As for the food -- Marche could go toe-to-toe with Tuscany. Not surprisingly, seafood dishes reign supreme here. A favorite preparation is Brodetto which, if made properly, combines no fewer than thirteen different species of fish, topped with garlic rubbed bread. Verdicchio, the most reputed local white DOC wine with its distinctly bitter finish, is an excellent accompaniment to the Adriatic’s varied culinary offerings.
Urbino, commonly referred to as the jewel in Marche’s crown, was our next stop as we headed inland. This ancient cultural town is Raphael’s birthplace and home to the oldest private university in Italy. The large student population lends an air of exuberance to this culturally and historically important town -part of which is declared a UNESCO World Heritage Site. Although the whole town is captivating the “jewel” has to be the magnificent Ducal Palace, commissioned by Federico da Montefeltro. The duke was the quintessential Rennaisance man and always opened his court to the world’s finest artists, musicians, architects, and scientists. He combined many of their creative ideas in building the palace. One example can be seen in his study, which is entirely covered in painstakingly detailed trompe l’oeil woodwork, much of it designed by Botticelli. After viewing the amazing architecture and excellent art collection, visitors are shown the working quarters in the basement, the kitchen, with its unique chilling system, and the stables.
Because we have left the coast, the cuisine here is quite a contrast from Pesaro’s. Lamb, wild boar, extra-lean beef, and pork in all forms play central roles, often supported by handmade pasta or polenta. Vincisgrassi, the signature dish of the region, is made by layering ribbons of pasta with an intense veal ragu, chicken livers, pancetta, slathered with béchamel, mozzarella, parmesan cheese, and crowning it all, shaved truffles. Other local specialties include Ciauscolo, an intensely rich spreadable pork salami and porchetta, the always popular boned suckling pig stuffed with wild fennel, herbs, and garlic and spit roasted over a wood fire.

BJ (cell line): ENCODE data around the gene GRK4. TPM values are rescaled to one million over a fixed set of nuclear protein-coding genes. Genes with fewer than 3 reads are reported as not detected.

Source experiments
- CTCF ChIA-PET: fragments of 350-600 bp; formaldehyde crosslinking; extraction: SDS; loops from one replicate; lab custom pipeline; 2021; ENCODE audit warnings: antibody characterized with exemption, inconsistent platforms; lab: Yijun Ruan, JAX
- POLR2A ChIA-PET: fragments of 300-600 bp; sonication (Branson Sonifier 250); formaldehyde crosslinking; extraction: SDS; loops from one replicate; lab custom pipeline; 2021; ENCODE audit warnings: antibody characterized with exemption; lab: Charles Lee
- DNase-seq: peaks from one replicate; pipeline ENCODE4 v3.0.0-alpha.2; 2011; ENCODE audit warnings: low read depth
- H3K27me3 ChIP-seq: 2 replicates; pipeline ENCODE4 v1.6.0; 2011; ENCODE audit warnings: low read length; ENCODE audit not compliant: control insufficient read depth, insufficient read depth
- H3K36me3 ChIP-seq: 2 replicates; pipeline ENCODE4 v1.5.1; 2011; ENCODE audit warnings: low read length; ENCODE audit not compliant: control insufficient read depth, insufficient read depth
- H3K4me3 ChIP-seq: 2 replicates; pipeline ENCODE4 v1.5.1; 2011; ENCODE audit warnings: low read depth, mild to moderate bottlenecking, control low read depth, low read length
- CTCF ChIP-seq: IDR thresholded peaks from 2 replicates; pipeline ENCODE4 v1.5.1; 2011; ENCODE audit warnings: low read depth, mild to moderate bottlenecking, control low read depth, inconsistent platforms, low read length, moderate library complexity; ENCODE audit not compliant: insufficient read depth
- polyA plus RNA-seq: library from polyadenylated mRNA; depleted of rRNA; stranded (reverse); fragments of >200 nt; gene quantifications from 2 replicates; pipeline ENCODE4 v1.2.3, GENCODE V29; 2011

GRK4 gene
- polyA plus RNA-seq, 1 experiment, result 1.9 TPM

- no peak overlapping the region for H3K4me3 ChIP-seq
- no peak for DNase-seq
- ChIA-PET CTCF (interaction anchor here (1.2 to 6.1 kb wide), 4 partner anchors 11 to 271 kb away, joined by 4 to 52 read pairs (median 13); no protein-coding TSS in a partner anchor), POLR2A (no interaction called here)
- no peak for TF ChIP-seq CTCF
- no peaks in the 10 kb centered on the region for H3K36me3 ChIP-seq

After such hearty entrées it is still typical to finish a meal with a cheese course. Marche is home to a number of unique cheeses, that combine ancient techniques with the superior indigenous ingredients. Formaggio di Fossa is one such example--this sheep’s milk cheese is aged inside the caves of soft tufa rock in the nearby hills. The process begins by first burning straw inside the cave to reduce the humidity. Then the cheese is put inside and the caves are tightly sealed for 100 days. This results in an organically shaped product that is widely sought after for its earthy, almost truffle-like flavor. So popular is this cheese that every year on November 15th, the caves are opened and a festival honoring the Formaggio di Fossa is held.
Truffles, the overriding theme of our travels, of course would turn up again. We were surprised to learn that Aqualagna, a small town of just 4000 people just south of Urbino, is the dominant truffle-producing center of Italy. Two-thirds of the country’s truffles are found here, and the National Truffle Fair showcases the bounty on select days in late October and early November. Truffles not only appear alone in all their splendor, but also in many unique local products that incorporate this white diamond at zircon prices. Some favorites were the truffle honey which is spectacular poured over pecorino cheese, truffle butter, truffle oil, mushroom-truffle spreads for crostini, dried truffle pasta, truffled cheeses, and even some chocolate truffle candies infused with white truffle.
I had come in search of truffles, but even more rewarding was sniffing out an under-discovered paradise. The people of Marche have been living the “slow-food” life for centuries, long before the slow-food movment came into fashion. Between the warmth of the people, the beauty of the scenery, and the discovery of food, Italy doesn’t get much better than this, but remember, it’s our little secret."